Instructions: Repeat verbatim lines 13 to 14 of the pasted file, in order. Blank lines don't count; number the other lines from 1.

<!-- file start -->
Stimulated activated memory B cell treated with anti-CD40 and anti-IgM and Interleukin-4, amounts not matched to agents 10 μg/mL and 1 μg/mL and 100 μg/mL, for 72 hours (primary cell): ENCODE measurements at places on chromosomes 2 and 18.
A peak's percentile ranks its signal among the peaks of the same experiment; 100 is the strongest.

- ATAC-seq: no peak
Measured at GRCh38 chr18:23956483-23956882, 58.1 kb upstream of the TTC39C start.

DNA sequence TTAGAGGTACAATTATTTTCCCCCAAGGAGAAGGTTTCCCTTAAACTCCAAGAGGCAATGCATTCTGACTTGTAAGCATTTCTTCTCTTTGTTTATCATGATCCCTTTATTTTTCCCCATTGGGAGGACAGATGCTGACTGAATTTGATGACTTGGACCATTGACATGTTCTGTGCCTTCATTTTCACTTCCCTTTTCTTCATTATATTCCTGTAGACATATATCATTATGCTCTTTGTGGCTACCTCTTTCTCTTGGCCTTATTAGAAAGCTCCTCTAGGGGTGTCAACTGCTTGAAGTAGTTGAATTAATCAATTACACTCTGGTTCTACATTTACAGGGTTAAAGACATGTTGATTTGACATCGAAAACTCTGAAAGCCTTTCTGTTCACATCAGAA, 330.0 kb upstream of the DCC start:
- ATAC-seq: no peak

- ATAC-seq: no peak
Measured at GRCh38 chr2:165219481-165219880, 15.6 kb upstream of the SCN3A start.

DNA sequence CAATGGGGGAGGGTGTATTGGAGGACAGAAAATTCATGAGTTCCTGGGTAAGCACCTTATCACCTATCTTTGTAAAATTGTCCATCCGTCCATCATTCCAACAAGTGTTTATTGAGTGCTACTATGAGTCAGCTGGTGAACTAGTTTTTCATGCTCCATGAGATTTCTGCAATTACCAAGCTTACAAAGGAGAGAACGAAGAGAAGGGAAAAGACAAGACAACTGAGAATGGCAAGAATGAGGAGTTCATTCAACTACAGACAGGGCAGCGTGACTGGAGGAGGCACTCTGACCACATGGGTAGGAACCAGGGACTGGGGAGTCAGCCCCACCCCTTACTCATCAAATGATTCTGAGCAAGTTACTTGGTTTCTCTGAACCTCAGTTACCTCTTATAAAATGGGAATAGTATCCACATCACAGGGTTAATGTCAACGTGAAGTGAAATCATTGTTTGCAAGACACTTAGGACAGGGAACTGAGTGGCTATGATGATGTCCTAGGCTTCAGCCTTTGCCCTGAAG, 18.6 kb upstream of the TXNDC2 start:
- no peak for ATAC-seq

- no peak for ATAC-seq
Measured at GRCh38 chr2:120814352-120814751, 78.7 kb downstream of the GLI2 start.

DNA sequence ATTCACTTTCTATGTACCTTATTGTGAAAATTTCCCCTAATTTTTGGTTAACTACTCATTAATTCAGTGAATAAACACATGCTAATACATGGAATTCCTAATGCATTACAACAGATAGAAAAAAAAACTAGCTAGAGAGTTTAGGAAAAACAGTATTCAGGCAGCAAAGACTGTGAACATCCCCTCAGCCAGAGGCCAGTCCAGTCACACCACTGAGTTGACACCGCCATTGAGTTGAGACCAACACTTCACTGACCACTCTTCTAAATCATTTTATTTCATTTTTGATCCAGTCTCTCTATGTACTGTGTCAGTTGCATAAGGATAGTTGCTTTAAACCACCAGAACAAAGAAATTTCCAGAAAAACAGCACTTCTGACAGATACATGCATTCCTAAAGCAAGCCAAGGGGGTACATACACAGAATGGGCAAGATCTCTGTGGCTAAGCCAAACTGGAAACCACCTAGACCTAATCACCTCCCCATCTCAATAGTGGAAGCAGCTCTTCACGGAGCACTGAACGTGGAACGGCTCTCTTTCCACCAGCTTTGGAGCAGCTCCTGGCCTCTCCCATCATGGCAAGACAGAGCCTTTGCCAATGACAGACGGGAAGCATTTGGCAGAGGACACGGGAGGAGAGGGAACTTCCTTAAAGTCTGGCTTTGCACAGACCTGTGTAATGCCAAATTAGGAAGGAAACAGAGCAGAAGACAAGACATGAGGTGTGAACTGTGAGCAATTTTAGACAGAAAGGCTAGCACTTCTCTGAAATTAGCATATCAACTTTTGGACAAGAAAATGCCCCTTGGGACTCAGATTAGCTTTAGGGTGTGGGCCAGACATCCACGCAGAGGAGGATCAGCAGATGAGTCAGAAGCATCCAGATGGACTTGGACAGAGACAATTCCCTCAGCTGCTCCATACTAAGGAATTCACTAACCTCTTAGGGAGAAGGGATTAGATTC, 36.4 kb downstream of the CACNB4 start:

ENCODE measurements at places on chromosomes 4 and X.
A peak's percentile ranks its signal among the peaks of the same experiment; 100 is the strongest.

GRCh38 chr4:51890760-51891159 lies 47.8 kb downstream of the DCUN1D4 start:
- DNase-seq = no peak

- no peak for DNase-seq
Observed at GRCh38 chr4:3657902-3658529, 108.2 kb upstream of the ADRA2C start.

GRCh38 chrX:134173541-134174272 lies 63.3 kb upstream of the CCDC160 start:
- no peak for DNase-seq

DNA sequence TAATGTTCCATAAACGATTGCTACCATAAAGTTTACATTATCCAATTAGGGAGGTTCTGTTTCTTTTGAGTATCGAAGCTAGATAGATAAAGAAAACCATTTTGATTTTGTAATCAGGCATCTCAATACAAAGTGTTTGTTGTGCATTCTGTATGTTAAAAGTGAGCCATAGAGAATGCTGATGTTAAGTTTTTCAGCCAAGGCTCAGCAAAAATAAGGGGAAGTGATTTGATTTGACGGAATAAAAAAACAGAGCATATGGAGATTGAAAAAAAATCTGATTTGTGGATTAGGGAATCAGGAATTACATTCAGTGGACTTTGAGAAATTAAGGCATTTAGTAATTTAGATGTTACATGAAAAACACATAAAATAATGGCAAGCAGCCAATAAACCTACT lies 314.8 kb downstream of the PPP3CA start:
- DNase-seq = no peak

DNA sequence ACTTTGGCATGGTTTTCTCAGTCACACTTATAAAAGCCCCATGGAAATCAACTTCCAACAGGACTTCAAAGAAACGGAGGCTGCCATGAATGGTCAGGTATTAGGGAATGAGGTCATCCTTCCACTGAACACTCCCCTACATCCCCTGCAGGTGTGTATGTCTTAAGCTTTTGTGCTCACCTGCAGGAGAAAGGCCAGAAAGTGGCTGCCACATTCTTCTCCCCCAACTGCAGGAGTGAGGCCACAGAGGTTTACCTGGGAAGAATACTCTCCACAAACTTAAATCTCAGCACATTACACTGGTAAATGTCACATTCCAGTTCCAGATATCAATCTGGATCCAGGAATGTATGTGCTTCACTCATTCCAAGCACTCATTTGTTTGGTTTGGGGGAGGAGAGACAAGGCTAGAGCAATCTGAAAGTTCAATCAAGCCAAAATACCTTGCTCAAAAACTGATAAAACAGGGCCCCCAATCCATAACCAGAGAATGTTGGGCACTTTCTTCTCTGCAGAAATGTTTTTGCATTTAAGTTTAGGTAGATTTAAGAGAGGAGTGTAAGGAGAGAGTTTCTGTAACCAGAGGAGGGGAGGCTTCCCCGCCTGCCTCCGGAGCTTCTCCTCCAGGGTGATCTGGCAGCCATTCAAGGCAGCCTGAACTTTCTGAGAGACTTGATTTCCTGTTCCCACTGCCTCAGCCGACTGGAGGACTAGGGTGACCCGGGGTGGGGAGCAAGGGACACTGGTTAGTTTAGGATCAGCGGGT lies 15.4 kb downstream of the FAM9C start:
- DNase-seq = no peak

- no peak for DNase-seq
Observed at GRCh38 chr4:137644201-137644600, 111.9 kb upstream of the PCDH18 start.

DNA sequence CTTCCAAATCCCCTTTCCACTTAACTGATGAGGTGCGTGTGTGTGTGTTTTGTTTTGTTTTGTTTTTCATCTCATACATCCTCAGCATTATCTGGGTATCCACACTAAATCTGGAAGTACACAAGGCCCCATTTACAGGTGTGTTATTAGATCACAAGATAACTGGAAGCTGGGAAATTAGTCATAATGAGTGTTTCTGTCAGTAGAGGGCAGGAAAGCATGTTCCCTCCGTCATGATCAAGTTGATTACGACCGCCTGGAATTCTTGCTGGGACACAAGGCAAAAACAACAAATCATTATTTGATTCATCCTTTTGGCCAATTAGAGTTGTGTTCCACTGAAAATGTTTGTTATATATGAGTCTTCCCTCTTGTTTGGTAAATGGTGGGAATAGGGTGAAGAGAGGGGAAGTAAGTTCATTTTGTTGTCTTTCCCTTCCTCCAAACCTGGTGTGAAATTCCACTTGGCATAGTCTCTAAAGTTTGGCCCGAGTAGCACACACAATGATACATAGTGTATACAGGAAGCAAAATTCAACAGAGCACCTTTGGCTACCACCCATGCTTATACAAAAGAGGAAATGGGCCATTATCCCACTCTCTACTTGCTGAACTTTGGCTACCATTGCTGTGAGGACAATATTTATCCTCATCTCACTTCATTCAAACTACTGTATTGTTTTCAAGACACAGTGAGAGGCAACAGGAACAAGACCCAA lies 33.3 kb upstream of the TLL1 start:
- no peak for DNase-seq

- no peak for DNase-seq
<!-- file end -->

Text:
DNA sequence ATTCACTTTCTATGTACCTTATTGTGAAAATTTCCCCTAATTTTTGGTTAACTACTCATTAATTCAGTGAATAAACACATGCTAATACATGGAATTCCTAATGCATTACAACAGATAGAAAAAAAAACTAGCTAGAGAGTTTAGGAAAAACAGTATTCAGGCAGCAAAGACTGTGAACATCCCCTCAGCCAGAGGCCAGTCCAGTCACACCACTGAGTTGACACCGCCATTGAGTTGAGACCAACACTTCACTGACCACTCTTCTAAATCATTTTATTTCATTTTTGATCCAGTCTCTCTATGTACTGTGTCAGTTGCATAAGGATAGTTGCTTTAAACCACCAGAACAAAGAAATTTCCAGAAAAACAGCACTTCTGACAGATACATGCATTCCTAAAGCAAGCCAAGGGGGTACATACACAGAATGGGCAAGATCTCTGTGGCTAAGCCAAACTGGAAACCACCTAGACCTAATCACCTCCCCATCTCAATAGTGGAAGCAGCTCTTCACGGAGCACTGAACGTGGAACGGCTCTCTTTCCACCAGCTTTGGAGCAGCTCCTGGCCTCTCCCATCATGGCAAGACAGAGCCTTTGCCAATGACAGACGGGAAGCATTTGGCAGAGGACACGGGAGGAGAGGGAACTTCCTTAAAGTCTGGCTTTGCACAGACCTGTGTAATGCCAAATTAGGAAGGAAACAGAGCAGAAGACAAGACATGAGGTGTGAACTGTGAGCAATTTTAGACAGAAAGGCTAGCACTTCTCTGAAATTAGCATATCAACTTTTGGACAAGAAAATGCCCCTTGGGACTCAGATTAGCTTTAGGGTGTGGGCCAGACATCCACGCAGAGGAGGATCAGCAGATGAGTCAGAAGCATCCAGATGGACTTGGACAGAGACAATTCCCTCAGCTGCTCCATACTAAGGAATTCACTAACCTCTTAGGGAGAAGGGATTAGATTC, 36.4 kb downstream of the CACNB4 start:

ENCODE measurements at places on chromosomes 4 and X.